On Tuesday, March 5, 2024, Orono residents will head to the Town Office on Main Street between the hours of 7 a.m. to 8 p.m. to cast their votes for the Annual Municipal Election and the State Presidential Primary. Orono’s municipal and primary elections can now be held in conjunction after a charter amendment was approved by town voters in 2022.
On this day, known as Super Tuesday, 15 states will hold presidential primary elections. A total of 874 out of 2,429 Republican delegates will be up for grabs, and the results will effectively determine whether presidential hopeful Nikki Haley remains a viable candidate against former President Donald Trump, who is a defendant in multiple legal battles at present. Currently, 62 delegates have been allocated to candidates of both parties, and Trump’s 33 delegates lead Haley’s 17.
The Democratic Party does not appear to have a competitive race, which is not uncommon due to President Joe Biden’s status as an incumbent running for re-election.
Regarding Orono’s Annual Municipal Election, three town council seats and two RSU 26 School Board seats are up for grabs. As only two candidates seeking the available three-year terms on the school board, the University of Maine’s professors Mark Brewer (political science) and Brian McGill (ecology) are likely to succeed in their bids for re-election.
Brewer and McGill are heavily involved in the Orono community through their academic endeavors and volunteering efforts. They are also both parents of past and present RSU 26 students.
The town council race consists of four candidates seeking to fill three open seats for three-year terms. The names on this ballot portion will be Jacob Baker, Robert Laraway, Matthew Powers and Scott Thomas.
If elected, Baker has expressed his goal to strengthen Orono’s partnerships with organizations, including the University of Maine and the Land Trust, and serve as a moderate voice in discussions to create a more sustainable town budget.
Concerning the relationship between Orono and the university, Baker stated, “You have essentially two large entities that operate right across the river from each other: the town of Orono and the university. [There are] a lot of duplicated processes and services that both of these entities provide.”
Baker mentioned that one of the town council’s goals must be to understand “how can we better collaborate and how can we better work with the university to share some of the cost burden of operating a town and an institution.”
Council candidate Robert Laraway has been on the council for the past two years and has extensive experience advocating for progressive policy in areas including affordable housing and Wabanaki rights at the state level. During Orono’s virtual candidates night on Feb. 1, Laraway identified a few of the town’s main focuses moving forward.
“There are two large priorities looming right now…one is that we are in the process of selecting a new town manager. That’s taking up a lot of the time with the current council, and I’d like to continue making sure that we’re making that decision thoughtfully and inclusively,” said Laraway.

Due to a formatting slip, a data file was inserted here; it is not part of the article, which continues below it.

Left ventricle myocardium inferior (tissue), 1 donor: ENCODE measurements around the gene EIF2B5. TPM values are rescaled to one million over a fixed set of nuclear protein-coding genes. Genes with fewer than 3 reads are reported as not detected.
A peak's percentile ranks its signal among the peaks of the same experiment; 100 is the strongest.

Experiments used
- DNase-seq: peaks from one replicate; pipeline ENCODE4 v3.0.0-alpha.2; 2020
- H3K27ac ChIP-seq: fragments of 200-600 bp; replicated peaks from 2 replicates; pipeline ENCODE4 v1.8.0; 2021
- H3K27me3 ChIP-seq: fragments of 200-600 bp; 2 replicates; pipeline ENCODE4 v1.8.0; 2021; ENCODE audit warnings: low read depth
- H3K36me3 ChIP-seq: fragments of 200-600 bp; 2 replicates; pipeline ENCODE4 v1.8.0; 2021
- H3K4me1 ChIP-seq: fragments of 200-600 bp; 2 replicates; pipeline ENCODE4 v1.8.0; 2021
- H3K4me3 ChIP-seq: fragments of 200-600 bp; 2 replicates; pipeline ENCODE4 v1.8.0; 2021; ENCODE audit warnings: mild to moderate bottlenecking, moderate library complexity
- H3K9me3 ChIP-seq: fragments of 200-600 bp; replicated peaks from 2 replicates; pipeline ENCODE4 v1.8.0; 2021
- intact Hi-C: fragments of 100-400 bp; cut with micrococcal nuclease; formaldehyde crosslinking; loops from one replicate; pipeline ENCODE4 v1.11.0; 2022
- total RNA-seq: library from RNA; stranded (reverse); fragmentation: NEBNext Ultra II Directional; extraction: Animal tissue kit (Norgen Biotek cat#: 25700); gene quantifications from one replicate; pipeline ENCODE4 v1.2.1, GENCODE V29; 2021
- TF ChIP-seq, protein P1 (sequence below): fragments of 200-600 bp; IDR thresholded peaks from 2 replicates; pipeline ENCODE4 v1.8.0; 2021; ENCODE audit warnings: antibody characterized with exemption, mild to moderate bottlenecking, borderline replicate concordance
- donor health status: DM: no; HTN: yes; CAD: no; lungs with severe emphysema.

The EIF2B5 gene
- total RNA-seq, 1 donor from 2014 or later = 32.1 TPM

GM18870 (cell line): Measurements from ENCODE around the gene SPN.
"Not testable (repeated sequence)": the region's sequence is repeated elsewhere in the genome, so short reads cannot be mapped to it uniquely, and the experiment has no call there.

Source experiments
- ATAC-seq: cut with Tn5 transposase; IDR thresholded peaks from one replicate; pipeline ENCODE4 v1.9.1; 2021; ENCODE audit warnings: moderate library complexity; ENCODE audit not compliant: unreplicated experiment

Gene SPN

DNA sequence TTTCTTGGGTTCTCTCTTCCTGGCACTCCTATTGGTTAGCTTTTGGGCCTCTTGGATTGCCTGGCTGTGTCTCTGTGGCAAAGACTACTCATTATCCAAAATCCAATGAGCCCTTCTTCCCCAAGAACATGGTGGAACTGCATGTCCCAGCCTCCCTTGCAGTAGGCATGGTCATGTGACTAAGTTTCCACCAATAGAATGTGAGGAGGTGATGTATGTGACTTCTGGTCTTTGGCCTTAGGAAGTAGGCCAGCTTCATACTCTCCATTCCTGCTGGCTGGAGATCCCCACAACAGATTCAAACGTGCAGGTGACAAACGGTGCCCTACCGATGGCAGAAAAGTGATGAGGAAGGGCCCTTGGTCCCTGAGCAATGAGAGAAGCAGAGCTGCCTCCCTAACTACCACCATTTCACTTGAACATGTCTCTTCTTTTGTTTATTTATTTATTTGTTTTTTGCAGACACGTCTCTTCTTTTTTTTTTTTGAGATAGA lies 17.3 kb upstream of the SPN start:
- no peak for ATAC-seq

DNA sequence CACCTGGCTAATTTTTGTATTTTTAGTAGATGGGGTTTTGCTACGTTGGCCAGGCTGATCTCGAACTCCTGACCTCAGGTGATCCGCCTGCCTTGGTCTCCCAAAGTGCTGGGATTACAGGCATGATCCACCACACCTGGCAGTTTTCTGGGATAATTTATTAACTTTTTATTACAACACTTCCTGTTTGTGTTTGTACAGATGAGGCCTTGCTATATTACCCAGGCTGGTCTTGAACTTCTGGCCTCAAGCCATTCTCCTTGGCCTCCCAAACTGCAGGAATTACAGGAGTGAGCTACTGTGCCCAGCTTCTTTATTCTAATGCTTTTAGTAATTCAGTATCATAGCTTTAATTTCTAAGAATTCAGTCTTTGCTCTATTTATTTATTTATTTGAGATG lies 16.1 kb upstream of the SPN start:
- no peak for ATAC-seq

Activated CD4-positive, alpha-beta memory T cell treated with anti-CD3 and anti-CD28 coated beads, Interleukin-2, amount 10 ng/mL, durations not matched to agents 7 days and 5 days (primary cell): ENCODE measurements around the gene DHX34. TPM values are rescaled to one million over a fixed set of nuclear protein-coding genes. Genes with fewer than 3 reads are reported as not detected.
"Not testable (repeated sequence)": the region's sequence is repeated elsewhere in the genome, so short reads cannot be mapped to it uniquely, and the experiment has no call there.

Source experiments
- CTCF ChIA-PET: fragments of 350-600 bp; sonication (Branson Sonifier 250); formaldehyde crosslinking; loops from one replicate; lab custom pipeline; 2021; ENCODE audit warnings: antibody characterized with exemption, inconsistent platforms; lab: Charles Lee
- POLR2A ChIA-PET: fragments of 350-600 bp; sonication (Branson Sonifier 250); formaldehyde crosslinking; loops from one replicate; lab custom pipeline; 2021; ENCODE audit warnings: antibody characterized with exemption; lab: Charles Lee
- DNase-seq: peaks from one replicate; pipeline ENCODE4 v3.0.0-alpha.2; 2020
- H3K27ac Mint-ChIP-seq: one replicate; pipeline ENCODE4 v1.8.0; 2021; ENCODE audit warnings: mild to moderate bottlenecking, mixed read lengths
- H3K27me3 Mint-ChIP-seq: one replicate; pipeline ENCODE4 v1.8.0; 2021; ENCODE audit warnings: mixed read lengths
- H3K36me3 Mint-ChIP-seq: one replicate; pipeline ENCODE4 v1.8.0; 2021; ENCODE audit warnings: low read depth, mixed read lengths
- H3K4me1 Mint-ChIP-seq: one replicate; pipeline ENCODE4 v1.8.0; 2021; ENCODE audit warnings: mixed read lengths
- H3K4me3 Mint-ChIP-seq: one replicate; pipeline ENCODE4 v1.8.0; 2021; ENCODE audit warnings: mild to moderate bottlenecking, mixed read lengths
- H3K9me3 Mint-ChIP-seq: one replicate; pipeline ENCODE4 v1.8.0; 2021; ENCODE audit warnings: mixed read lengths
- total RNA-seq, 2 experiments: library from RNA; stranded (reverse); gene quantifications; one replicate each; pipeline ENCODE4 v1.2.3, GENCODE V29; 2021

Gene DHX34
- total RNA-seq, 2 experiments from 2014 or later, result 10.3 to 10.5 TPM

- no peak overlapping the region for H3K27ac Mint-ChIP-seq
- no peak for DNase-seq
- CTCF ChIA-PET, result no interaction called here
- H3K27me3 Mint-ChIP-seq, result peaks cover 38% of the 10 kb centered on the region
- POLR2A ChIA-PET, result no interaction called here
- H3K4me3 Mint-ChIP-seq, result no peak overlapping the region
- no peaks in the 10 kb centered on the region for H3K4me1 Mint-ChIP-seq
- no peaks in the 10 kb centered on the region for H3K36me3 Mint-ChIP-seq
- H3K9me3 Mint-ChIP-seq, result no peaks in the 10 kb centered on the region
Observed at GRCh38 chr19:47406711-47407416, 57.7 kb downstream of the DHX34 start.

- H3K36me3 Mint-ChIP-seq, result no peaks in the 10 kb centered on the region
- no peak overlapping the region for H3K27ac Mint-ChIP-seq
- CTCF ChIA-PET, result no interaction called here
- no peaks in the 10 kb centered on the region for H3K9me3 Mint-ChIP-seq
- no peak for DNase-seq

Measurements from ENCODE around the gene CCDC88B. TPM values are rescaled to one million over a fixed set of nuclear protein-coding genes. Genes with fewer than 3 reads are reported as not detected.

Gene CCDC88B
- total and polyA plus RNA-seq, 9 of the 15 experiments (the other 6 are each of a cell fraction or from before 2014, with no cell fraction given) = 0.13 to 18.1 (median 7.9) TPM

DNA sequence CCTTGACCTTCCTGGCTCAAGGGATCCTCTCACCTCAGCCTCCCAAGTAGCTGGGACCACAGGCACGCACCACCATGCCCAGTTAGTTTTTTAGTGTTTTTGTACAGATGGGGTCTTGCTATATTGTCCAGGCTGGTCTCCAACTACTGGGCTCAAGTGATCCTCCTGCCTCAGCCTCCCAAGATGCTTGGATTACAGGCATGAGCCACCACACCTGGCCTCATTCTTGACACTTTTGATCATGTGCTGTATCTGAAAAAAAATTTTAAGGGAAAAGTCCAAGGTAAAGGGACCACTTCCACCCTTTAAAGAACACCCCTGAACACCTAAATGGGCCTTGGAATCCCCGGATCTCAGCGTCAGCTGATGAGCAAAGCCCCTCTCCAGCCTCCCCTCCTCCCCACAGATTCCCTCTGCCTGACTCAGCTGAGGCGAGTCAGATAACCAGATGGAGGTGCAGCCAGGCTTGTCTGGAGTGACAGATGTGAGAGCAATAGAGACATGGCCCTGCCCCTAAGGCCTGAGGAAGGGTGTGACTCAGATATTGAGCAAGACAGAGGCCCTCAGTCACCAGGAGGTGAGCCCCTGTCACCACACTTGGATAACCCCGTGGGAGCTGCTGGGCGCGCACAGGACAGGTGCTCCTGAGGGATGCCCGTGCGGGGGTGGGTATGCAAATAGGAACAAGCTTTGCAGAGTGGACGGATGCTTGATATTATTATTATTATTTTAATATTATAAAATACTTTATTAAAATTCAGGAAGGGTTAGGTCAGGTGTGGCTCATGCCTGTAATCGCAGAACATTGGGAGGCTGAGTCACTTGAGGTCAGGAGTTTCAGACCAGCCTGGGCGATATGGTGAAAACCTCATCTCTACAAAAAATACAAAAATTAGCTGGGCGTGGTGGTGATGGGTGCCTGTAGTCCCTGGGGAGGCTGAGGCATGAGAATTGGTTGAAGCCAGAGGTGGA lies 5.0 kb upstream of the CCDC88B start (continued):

The second priority concerns the comprehensive planning process that will aim to create a “far-reaching vision for the town,” according to Laraway. Council candidate Matthew Powers addressed additional issues facing Orono, including his desire to improve the walkability of Orono and Main Street as a whole.
“I think one of our biggest issues right now is a lack of housing…it’s hard to get people [and businesses] to come here if there isn’t housing. I do think that as a council we have to be very serious about development here in town and also determine how we might be able to make affordable houses,” said Laraway.
Final candidate Scott Thomas previously served on the council in the 1990s. As a third-generation resident of Orono, Thomas seeks to play a role in tackling a wide variety of issues facing the town, from a soon-to-be lack of funding to declining enrollment at the university. These issues and additional concerns make finding the right town manager and creating an effective, comprehensive plan crucial to Orono’s future success.
David Chase, the volunteer moderator of Orono’s candidates night, wrapped up the event with some words of encouragement to potential voters who want to see real change on the local government level.
“Democracy only works with participation, and that starts with voting, but it doesn’t end with it…you vote and then continue to participate…if there are things you want to change or be different…you have to bring those to the people that are making those decisions,” Chase said.
Biographies for the candidates in Orono’s Annual Municipal Election can be found at https://orono.org/821/2024-March-Election-Candidate-Bios.
For those unable to vote in person, absentee ballots are available now and can either be retrieved at the Orono Town Office or requested online at https://apps.web.maine.gov/cgi-bin/online/AbsenteeBallot/index.pl.